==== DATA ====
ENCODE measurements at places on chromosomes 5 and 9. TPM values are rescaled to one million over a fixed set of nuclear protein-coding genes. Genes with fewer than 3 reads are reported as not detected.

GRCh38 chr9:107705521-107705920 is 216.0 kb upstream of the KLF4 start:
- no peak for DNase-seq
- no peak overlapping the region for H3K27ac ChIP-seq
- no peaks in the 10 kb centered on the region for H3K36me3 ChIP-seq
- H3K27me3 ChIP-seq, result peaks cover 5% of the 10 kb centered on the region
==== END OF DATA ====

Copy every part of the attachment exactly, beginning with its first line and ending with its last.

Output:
ENCODE measurements at places on chromosomes 5 and 9. TPM values are rescaled to one million over a fixed set of nuclear protein-coding genes. Genes with fewer than 3 reads are reported as not detected.

GRCh38 chr9:107705521-107705920 is 216.0 kb upstream of the KLF4 start:
- no peak for DNase-seq
- no peak overlapping the region for H3K27ac ChIP-seq
- no peaks in the 10 kb centered on the region for H3K36me3 ChIP-seq
- H3K27me3 ChIP-seq, result peaks cover 5% of the 10 kb centered on the region